National Multiple Sclerosis Society
Comprehensive relapse, disease and symptom management over the disease continuum
A team approach benefits healthcare professionals and their patients, whether it occurs in an MS comprehensive care center or through active communication and collaboration among clinicians in the community.
New or significantly worsening neurological deficit (consistent with MS, lasts >24 hours, separated by >30 days from onset of last relapse, is not related to infection, fever or other stresses, and has no other explanation).
The medications that are currently available to treat MS appear to be most effective during the early, inflammatory phase of MS, becoming less potent as the disease transitions to a more neurodegenerative process.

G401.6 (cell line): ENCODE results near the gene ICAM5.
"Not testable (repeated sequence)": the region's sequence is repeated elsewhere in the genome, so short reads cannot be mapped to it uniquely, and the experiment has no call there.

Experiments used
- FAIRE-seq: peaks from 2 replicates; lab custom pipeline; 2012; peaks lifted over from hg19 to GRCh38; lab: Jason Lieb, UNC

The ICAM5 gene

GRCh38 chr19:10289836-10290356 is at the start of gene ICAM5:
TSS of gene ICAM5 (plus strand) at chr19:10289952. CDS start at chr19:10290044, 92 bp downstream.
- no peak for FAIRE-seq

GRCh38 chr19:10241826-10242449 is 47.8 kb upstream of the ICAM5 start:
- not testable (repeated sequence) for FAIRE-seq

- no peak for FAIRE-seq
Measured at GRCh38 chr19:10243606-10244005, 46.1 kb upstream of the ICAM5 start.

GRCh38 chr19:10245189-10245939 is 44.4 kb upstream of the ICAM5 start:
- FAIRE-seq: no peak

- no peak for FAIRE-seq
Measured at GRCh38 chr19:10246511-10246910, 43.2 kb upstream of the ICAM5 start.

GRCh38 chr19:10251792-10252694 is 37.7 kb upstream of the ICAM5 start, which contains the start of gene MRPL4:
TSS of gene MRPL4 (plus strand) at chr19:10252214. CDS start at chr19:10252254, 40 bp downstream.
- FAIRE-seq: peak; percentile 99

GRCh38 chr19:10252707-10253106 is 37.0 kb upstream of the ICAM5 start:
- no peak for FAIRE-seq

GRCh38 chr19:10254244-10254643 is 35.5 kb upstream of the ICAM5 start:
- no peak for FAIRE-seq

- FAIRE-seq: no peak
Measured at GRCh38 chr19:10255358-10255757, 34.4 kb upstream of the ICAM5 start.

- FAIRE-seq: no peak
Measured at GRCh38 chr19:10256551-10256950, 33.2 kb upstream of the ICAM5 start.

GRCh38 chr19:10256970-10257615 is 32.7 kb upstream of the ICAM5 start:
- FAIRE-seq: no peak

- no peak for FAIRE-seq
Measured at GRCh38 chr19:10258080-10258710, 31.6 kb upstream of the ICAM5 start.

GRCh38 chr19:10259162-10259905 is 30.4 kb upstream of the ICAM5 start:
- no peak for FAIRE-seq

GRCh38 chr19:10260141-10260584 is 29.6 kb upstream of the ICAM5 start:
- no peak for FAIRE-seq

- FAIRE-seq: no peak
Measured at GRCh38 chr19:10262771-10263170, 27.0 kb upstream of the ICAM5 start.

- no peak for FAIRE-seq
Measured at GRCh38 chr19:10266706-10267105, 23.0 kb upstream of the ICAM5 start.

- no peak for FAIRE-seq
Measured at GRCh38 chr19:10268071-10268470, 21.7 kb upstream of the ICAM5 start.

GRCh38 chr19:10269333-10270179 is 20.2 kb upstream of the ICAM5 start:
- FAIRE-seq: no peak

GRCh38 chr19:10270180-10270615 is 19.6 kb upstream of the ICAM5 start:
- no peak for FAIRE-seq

Disease-management therapies reduce disease activity and slow progression for many people, but it is the ongoing management of symptoms that allows people to function in their daily lives with optimal comfort, safety, participation and quality of life.
Many people with MS have concerns about the safety of routine vaccinations. Some, but not all, immunizations have been evaluated for safety and efficacy in people with MS.
More than half of people with MS require some form of assistance with daily activities, most of which is provided by informal caregivers. When needs exceed the resources of the family, long-term support services are necessary.
Approximately 3-5% of all individuals with MS experience disease onset before age 16.
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